Monkeypox is a viral infection that occurs mostly in West Africa and Central Africa. This zoonosis (a disease that can be transmitted to humans from animals) is largely found in rodents in Africa. The disease is usually mild in humans.
Outbreak in Europe
It was announced in May 2022 that a number of people in Europe had contracted the disease. What is striking is that a majority of these people had no obvious link to areas in Africa. This could mean that the virus has managed to spread to Europe. Furthermore, in most of the currently known cases the rash started around the anus and pubic region before spreading to the rest of the body.
Various people may have caught the disease through MSM contact (men who have sex with men). Health authorities are currently investigating how the virus is being spread and what risk groups will need to be alerted. The variant currently found in Europe is usually not particularly infectious, but there is still a significant lack of clarity on the way in which it has spread in the people who are now unwell with it.
The symptoms of monkeypox infection resemble those of smallpox infection, but the course of the disease is generally much milder. Initial symptoms often include:
- muscle ache
- swollen lymph nodes
One to three days later, you will get a rash that usually starts on the face and then appears on the rest of the body. This rash starts as spots that develop blisters. The blisters form scabs which eventually fall off the skin after two to three weeks.
Most people become infected after contact with a person or animal infected with the virus. The virus can enter through your mucous membranes (e.g. in the mouth, nose, eyes) and open wounds (not necessarily visible wounds). The virus can also be spread through droplets from blisters or from the mouth and pharynx, though not through droplets floating around in the air.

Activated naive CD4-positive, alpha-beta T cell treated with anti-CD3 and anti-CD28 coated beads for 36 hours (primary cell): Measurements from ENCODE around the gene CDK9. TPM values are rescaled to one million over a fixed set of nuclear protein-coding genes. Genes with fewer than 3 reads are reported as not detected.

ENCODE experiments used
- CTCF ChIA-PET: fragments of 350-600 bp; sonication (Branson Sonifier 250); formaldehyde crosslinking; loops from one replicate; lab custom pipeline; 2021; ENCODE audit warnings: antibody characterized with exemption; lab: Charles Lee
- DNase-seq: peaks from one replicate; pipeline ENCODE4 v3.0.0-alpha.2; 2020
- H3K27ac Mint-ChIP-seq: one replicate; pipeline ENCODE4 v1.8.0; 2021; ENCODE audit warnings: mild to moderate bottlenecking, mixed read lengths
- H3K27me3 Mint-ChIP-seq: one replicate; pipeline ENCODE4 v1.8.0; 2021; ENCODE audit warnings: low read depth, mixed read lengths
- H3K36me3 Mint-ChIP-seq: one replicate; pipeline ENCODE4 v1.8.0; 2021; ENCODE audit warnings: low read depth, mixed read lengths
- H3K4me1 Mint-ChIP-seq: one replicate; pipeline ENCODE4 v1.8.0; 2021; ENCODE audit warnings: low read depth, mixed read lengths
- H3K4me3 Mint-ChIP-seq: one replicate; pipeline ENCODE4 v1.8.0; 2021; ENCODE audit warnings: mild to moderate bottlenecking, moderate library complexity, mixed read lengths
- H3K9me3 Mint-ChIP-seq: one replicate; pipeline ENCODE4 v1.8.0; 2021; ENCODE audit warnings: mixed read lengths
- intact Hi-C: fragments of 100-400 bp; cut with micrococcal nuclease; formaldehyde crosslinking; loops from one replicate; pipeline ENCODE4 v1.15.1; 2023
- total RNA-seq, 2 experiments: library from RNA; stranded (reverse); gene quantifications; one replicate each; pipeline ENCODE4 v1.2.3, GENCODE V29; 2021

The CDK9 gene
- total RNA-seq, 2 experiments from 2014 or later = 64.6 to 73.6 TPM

Source and contact tracing
If someone tests positive for monkeypox, the Municipal Public Health Service (GGD) will start source and contact tracing. In the contact study, the GGD tries to determine where someone possibly became infected and with whom the patient has been in contact.
If you test positive for monkeypox, you have to stay in isolation. You are not allowed to have contact with others until all symptoms have disappeared. In the case of monkeypox, this is when all the scabs have fallen off your skin.
High-risk contacts of infected people should go into quarantine. These include people you have had sex with, your family members, or others who have been in contact with your skin blisters. The GGD will determine for each situation when this is necessary, and will consult RIVM if necessary.
‘Smallpox’, caused by a very similar virus to the monkeypox virus, was eradicated by a successful vaccination campaign. The smallpox vaccine was one of those offered under the National Immunisation Programme, but was discontinued in the 1970s once smallpox had been eradicated.
The smallpox vaccine can be used during the first few days of a possible infection (post-exposure prophylaxis). The vaccine can also be used preventively in people who are at greater risk of infection.